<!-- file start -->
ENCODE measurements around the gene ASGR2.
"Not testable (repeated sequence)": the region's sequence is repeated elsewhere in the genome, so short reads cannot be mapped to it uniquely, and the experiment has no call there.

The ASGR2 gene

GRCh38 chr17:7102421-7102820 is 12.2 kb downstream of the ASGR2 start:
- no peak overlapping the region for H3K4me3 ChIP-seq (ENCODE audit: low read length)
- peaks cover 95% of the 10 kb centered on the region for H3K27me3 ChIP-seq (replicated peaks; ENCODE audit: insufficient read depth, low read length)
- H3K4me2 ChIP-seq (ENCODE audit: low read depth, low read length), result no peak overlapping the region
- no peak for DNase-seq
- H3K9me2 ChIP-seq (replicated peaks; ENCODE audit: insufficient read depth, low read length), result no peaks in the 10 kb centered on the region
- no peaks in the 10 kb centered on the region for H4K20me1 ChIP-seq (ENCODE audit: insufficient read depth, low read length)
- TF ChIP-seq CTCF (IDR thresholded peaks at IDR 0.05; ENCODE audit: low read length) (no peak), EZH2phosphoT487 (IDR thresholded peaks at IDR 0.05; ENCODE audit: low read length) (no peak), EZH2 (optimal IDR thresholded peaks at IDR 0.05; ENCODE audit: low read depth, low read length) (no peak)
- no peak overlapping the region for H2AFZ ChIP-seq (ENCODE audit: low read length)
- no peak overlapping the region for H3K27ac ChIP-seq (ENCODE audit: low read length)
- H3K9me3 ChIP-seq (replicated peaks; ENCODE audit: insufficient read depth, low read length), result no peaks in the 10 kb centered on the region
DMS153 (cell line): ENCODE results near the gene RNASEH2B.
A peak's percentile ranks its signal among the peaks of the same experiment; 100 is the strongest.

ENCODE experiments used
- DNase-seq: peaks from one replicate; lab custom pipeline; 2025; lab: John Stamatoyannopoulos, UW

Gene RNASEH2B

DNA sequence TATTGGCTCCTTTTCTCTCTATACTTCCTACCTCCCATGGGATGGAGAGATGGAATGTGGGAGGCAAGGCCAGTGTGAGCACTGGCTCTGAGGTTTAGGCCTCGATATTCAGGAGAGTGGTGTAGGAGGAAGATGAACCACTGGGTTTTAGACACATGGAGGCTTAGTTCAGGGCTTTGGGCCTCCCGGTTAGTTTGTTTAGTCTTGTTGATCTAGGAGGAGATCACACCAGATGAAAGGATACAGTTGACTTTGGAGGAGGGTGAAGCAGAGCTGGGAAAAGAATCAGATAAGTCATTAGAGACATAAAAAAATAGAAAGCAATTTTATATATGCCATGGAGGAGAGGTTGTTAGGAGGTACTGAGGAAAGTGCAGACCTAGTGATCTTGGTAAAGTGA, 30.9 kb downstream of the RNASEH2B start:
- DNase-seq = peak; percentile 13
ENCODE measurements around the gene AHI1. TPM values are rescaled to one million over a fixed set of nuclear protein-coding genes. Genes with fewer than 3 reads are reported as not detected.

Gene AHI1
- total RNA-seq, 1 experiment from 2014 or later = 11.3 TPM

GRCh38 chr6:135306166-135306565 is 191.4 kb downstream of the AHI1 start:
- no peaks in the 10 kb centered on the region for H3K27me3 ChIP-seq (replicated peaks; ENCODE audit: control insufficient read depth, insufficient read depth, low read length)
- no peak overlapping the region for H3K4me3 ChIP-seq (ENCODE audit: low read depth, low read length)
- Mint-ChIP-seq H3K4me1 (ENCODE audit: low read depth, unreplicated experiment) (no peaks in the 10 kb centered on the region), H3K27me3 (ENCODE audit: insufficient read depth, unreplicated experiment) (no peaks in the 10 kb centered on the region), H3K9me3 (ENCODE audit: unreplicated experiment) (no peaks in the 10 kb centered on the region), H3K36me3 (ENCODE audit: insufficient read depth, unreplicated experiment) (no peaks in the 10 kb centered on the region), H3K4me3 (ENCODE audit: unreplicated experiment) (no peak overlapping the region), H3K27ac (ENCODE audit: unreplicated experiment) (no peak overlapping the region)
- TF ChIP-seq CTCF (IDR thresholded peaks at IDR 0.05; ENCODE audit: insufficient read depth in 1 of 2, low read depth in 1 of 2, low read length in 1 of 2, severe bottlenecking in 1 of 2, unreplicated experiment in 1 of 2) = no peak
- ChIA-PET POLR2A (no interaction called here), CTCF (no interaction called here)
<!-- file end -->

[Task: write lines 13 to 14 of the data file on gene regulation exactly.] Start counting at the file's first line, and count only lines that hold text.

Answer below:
- no peak overlapping the region for H3K27ac ChIP-seq (ENCODE audit: low read length)
- H3K9me3 ChIP-seq (replicated peaks; ENCODE audit: insufficient read depth, low read length), result no peaks in the 10 kb centered on the region